Since I’ve released my dialer framework demo about 2 months ago, I’ve been swamped with many requests from various contact centers around the world – to utilize my dialer framework for the development of a custom made predictive dialer.
For those of you who are not in the know, a predictive dialer is a tool that is capable of analyzing the performance of each agent in a contact center, accurately predicting when his current call will be completed, and thus, start calling outbound to ensure that the agent is utilized as much as possible.
Most contact center managers believe that if an agent is utilized 100% of the day (or at least a close enough number), they will maximize their profits and work will be done faster. This is not always the case, and there are some cases where predictive dialers will be nothing more than a “White Elephant”, sitting in your call center, doing nothing.
Considering the following scenario: We have a contact center selling computer insurance plans by phone. Each agent is trained to make a sale, that is: “Don’t get off the bloody phone without a credit card!”. One of the issues with such a contact center is that there is no-way of predicting how long a sale will take. Lets imagine that one call a sale happens in 15 minutes, while in the next, we start with the kid in the house, move to the older brother, move to the mother, move to the father, ending up making a sale after 35 minutes. In other words, we have no way of profiling an agent, as there is no proper profile to the customers.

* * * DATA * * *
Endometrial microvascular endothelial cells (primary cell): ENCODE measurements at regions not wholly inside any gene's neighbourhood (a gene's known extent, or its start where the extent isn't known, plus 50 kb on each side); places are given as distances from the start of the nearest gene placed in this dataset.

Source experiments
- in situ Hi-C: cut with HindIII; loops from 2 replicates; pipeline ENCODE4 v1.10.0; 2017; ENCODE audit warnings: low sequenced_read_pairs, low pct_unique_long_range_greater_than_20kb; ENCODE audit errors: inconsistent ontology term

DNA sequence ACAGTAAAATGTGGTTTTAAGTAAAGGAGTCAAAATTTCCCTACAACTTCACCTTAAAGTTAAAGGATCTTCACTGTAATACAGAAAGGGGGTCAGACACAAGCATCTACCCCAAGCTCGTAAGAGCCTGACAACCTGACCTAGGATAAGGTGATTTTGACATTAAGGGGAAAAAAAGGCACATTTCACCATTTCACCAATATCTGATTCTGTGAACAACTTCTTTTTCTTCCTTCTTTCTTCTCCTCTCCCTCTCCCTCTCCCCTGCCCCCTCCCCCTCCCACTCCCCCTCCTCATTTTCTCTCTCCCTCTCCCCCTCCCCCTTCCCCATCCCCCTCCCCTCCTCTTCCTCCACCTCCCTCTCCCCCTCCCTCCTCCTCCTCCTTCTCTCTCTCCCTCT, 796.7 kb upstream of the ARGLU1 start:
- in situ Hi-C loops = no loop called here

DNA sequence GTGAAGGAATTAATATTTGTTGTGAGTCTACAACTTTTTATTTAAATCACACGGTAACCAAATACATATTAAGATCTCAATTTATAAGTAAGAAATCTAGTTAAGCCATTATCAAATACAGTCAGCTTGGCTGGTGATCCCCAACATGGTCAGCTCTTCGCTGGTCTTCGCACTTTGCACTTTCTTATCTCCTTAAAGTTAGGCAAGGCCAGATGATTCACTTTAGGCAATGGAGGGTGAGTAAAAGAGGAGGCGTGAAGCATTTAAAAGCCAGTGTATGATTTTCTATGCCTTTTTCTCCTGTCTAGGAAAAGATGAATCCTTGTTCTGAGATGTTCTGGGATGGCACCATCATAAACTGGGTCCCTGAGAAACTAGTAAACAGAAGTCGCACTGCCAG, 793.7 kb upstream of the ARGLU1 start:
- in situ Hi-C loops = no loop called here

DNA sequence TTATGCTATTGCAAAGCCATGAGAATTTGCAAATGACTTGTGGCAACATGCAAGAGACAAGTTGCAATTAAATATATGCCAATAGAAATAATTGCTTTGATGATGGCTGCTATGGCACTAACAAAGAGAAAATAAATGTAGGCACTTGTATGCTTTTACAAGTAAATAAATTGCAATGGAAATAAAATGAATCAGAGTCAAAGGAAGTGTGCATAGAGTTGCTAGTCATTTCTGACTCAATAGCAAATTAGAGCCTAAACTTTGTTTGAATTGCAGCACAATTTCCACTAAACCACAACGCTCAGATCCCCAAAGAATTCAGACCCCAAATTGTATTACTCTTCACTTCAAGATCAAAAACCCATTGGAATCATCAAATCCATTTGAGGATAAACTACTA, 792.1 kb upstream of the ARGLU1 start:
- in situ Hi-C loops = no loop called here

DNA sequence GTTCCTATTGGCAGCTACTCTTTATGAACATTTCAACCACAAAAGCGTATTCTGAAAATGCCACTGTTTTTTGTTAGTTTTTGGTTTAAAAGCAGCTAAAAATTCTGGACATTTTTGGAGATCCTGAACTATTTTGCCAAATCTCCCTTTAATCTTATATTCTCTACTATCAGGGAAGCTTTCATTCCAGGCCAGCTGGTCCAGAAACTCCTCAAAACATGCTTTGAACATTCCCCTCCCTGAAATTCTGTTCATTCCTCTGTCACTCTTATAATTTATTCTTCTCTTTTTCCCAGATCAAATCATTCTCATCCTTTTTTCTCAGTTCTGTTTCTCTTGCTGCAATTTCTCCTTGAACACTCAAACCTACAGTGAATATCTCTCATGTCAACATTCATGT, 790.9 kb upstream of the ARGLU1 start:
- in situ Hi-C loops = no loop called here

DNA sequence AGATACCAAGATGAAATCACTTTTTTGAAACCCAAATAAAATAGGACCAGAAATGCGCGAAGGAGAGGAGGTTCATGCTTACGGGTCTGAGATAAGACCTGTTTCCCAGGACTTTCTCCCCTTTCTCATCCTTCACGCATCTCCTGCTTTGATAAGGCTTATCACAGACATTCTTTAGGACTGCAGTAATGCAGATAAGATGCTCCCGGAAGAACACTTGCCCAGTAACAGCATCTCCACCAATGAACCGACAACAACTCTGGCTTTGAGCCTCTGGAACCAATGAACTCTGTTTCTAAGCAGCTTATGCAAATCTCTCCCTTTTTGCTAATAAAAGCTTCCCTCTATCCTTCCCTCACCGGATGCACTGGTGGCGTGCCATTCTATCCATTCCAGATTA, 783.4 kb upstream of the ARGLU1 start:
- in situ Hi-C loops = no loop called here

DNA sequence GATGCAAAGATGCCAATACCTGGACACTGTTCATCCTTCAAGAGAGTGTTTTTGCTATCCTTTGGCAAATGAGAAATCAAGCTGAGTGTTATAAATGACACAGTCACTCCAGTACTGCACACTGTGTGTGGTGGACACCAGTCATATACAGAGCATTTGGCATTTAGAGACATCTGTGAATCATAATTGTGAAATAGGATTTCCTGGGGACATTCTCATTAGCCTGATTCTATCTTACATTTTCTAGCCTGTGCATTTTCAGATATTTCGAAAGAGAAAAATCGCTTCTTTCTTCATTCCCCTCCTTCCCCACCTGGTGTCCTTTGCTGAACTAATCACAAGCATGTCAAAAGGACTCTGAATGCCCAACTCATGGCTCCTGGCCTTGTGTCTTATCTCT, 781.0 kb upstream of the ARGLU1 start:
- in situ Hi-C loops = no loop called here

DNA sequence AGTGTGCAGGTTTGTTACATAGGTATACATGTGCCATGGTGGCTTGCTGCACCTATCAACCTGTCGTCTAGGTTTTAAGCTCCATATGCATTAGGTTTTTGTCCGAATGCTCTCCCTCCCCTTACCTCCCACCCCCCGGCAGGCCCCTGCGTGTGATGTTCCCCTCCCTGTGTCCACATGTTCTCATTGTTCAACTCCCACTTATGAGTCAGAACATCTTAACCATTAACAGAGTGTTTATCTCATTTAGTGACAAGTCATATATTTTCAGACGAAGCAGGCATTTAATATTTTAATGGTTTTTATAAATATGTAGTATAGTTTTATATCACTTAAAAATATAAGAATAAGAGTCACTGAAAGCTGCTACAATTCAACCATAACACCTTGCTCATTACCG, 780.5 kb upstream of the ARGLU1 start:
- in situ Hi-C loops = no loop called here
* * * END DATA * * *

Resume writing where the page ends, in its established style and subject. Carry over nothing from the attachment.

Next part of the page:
So you can argue that by utilizing statistical models and proper targeting of potential customers, we can go about and perform more accurate predictions. However, these predictions will all go up in flames, the minute a deviation from the norm of the statistic happens. We then immediately create a form of ripple effect, that is then carried across the entire contact center.
In the book “The Goal“, by Eliyahu M. Goldratt, the author tells us a story about a group of boys walking in the woods. The group of boys constantly are unable to walk the path at the designated speed, due to various timing and synchronization issues. In theory, a predictive dialer is used to better synchronize the contact center intake (numbers to be dialed), with the contact center’s ability to perform (the ability to make a sale). However, this model fails when the sale constraint is unknown, thus, making the entire model fail.
In most cases, contact centers are better off using “Preview Dialers” and not “Predictive Dialers”, unless, the contact center is highly targeted with its campaigns and sale strategy. A “sell or die” contact center strategy immediately negates the possibility of accurately measuring the contact center performance and bottle necks, thus, having an automatic pace creator in such a scenario will become redundant and will most probably just cost funds.